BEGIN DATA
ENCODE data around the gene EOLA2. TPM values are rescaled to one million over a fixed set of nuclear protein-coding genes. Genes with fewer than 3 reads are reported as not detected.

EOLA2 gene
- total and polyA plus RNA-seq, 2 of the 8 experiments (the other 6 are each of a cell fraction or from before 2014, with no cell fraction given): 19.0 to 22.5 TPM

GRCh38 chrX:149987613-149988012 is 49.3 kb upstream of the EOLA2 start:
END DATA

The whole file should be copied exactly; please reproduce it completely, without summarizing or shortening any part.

ENCODE data around the gene EOLA2. TPM values are rescaled to one million over a fixed set of nuclear protein-coding genes. Genes with fewer than 3 reads are reported as not detected.

EOLA2 gene
- total and polyA plus RNA-seq, 2 of the 8 experiments (the other 6 are each of a cell fraction or from before 2014, with no cell fraction given): 19.0 to 22.5 TPM

GRCh38 chrX:149987613-149988012 is 49.3 kb upstream of the EOLA2 start: